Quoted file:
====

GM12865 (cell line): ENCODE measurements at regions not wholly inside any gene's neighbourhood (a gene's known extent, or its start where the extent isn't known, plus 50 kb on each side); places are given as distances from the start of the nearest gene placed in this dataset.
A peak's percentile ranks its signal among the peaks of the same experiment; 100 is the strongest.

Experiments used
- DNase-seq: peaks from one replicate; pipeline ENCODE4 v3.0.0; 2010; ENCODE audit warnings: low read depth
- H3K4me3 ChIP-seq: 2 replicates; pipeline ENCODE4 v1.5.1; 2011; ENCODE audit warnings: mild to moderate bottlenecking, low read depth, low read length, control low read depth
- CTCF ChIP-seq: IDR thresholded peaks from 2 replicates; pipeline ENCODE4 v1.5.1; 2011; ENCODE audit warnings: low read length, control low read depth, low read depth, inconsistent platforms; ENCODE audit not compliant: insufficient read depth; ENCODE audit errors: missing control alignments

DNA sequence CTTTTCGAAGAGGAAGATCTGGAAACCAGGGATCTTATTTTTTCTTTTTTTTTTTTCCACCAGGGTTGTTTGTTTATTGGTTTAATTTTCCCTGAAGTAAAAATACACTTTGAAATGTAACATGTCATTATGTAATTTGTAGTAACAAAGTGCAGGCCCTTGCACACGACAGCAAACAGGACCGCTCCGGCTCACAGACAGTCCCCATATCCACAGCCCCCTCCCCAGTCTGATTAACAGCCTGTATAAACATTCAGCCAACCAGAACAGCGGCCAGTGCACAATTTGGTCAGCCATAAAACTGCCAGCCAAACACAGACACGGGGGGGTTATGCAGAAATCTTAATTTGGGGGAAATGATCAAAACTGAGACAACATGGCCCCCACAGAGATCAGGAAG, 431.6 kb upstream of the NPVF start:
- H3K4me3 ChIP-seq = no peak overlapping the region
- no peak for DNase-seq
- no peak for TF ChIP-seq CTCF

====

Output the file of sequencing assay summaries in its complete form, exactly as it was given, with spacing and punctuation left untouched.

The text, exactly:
GM12865 (cell line): ENCODE measurements at regions not wholly inside any gene's neighbourhood (a gene's known extent, or its start where the extent isn't known, plus 50 kb on each side); places are given as distances from the start of the nearest gene placed in this dataset.
A peak's percentile ranks its signal among the peaks of the same experiment; 100 is the strongest.

Experiments used
- DNase-seq: peaks from one replicate; pipeline ENCODE4 v3.0.0; 2010; ENCODE audit warnings: low read depth
- H3K4me3 ChIP-seq: 2 replicates; pipeline ENCODE4 v1.5.1; 2011; ENCODE audit warnings: mild to moderate bottlenecking, low read depth, low read length, control low read depth
- CTCF ChIP-seq: IDR thresholded peaks from 2 replicates; pipeline ENCODE4 v1.5.1; 2011; ENCODE audit warnings: low read length, control low read depth, low read depth, inconsistent platforms; ENCODE audit not compliant: insufficient read depth; ENCODE audit errors: missing control alignments

DNA sequence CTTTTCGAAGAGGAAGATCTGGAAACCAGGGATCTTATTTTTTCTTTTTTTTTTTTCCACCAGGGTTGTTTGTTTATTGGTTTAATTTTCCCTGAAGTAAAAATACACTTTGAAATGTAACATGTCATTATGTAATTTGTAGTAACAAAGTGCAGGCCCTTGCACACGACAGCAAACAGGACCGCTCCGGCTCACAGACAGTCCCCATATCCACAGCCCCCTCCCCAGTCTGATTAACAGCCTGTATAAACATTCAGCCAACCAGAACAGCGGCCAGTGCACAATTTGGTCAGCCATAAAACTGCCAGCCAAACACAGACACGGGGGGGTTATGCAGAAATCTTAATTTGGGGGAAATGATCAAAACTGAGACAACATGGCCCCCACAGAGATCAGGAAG, 431.6 kb upstream of the NPVF start:
- H3K4me3 ChIP-seq = no peak overlapping the region
- no peak for DNase-seq
- no peak for TF ChIP-seq CTCF